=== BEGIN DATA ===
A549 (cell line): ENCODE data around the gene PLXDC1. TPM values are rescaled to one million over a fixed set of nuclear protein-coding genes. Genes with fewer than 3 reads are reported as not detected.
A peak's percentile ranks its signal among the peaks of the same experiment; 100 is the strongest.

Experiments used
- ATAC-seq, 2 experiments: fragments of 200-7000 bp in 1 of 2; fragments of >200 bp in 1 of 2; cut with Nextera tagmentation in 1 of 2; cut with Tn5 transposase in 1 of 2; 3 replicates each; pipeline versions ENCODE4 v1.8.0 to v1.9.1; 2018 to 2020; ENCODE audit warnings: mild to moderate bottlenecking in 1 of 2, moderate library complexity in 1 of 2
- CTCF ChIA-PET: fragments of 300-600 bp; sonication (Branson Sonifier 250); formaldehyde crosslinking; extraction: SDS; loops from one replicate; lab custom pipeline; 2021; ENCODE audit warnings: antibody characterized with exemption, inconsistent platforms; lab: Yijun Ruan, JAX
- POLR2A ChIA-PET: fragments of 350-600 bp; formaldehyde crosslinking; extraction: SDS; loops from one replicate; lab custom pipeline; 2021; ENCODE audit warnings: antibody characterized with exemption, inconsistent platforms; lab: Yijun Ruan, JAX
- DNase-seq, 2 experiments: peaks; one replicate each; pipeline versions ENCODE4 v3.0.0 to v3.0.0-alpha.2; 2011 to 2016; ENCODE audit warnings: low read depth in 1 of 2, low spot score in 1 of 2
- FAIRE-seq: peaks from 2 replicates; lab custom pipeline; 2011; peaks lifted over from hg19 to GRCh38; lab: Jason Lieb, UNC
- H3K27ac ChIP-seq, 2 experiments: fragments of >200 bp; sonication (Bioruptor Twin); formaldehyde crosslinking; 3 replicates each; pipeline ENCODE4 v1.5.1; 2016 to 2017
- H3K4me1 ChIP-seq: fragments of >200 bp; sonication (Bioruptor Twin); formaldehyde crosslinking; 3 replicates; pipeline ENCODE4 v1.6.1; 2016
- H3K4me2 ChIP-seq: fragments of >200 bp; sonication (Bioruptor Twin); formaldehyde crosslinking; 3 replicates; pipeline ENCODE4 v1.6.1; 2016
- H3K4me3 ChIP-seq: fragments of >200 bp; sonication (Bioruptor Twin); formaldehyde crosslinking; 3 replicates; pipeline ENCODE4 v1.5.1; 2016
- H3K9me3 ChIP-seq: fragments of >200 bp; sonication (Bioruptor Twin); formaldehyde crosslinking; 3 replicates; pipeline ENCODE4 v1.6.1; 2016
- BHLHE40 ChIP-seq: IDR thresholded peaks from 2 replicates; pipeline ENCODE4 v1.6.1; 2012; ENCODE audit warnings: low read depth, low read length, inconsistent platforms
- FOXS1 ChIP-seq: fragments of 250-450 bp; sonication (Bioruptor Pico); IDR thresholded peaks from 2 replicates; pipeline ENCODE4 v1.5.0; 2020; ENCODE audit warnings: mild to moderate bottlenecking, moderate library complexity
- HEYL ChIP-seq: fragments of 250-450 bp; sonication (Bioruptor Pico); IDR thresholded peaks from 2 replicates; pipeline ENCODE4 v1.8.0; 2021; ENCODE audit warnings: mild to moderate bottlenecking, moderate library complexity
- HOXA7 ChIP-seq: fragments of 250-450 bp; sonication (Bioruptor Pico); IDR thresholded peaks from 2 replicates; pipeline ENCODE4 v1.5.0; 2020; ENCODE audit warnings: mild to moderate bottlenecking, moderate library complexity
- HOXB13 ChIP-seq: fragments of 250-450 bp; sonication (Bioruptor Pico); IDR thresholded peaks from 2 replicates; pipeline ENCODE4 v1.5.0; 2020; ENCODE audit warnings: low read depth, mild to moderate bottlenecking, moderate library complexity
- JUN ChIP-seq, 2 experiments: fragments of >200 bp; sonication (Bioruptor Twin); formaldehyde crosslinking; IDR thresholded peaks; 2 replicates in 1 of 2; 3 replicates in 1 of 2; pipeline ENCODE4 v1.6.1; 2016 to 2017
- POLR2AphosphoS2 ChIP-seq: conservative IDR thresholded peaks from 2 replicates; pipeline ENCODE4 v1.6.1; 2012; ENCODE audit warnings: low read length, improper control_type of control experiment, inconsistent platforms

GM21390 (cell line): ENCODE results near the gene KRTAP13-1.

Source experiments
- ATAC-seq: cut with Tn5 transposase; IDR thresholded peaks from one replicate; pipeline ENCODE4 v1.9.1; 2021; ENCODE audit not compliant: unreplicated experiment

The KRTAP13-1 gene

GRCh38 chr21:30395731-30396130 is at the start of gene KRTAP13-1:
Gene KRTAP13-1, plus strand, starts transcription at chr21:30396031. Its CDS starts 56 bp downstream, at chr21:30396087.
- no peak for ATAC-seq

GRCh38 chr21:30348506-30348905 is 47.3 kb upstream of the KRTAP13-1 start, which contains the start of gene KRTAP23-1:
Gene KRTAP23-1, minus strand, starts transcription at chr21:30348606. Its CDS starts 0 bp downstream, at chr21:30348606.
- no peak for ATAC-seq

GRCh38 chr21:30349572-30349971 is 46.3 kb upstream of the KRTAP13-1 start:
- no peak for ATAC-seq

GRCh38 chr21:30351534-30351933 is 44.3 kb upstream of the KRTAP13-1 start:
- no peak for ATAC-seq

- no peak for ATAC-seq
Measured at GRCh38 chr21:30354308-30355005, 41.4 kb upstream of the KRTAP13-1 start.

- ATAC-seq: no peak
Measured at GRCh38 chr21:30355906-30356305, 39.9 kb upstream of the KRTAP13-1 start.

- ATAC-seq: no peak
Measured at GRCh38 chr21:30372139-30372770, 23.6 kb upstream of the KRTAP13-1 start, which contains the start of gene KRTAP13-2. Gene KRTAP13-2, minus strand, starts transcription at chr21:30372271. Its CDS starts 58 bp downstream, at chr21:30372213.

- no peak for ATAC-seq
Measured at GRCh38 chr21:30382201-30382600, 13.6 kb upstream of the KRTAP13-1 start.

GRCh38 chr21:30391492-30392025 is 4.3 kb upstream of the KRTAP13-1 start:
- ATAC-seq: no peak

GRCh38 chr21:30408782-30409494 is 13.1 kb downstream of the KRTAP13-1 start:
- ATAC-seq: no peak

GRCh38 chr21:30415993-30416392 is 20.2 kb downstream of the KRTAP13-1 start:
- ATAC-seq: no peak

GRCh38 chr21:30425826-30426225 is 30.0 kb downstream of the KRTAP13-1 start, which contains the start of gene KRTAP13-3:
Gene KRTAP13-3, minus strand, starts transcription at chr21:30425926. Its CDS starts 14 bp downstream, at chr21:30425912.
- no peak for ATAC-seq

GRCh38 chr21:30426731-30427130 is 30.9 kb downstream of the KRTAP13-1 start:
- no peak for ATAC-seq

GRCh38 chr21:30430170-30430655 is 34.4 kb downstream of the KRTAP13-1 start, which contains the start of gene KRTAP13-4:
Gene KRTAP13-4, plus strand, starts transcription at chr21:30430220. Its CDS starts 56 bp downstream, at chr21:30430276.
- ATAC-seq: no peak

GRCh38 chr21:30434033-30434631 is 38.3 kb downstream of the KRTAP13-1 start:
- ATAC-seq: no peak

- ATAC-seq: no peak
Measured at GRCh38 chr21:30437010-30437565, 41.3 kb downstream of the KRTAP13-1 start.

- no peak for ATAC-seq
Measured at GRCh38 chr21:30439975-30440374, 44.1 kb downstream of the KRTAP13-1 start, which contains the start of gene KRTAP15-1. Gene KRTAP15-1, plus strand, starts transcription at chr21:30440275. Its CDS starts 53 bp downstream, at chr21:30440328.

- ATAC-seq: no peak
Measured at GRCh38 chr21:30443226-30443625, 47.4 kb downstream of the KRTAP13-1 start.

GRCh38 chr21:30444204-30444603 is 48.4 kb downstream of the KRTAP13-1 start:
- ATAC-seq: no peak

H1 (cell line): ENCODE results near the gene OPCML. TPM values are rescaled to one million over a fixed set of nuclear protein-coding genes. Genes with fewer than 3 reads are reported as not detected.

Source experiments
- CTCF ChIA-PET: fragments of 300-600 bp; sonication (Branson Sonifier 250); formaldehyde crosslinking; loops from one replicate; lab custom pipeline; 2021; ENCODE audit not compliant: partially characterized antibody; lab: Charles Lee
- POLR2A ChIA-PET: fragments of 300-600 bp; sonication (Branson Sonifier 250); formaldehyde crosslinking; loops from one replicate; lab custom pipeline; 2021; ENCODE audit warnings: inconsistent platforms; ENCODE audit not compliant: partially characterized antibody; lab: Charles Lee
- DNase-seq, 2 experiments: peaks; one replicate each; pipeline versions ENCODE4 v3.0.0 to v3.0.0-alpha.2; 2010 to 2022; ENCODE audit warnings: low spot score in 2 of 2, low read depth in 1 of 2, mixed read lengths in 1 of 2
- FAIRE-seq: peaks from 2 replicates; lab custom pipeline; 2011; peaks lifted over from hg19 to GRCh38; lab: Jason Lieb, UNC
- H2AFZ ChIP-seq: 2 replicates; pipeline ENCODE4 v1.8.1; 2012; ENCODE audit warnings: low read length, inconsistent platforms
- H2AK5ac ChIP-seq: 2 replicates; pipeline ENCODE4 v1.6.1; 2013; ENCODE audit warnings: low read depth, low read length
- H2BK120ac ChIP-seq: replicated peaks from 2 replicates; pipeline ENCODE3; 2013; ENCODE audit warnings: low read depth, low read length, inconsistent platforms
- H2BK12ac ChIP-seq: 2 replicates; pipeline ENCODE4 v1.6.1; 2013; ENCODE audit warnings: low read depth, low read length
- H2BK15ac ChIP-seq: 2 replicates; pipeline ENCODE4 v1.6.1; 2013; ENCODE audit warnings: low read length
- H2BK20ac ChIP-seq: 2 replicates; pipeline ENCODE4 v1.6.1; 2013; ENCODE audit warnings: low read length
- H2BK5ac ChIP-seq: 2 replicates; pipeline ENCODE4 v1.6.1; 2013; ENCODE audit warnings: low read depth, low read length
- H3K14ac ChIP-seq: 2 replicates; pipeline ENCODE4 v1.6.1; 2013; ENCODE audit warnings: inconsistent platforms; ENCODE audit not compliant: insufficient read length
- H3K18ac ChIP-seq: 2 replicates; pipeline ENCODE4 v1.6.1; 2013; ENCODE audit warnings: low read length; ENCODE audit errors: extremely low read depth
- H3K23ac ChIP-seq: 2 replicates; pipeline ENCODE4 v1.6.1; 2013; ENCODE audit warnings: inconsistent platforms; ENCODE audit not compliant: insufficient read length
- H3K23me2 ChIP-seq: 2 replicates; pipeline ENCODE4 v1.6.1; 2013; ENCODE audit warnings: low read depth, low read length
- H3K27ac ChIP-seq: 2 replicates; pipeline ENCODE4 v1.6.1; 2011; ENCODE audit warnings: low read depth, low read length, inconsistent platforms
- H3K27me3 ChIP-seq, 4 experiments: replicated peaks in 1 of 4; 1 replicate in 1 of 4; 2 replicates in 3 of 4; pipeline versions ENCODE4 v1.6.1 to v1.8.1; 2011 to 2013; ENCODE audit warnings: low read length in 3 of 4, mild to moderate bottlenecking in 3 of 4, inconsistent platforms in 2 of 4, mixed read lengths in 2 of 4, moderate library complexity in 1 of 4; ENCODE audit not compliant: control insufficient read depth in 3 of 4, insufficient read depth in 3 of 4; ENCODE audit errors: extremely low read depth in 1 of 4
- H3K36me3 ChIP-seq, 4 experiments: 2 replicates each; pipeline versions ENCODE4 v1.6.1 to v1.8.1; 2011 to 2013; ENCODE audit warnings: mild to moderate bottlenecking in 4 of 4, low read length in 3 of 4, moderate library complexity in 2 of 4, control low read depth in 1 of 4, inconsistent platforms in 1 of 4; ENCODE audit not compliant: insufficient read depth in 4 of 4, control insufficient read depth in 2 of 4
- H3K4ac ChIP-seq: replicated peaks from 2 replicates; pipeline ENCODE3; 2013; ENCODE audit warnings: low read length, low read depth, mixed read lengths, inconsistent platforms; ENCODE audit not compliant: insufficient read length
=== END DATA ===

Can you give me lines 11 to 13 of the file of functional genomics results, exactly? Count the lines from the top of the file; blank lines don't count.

- H3K4me2 ChIP-seq: fragments of >200 bp; sonication (Bioruptor Twin); formaldehyde crosslinking; 3 replicates; pipeline ENCODE4 v1.6.1; 2016
- H3K4me3 ChIP-seq: fragments of >200 bp; sonication (Bioruptor Twin); formaldehyde crosslinking; 3 replicates; pipeline ENCODE4 v1.5.1; 2016
- H3K9me3 ChIP-seq: fragments of >200 bp; sonication (Bioruptor Twin); formaldehyde crosslinking; 3 replicates; pipeline ENCODE4 v1.6.1; 2016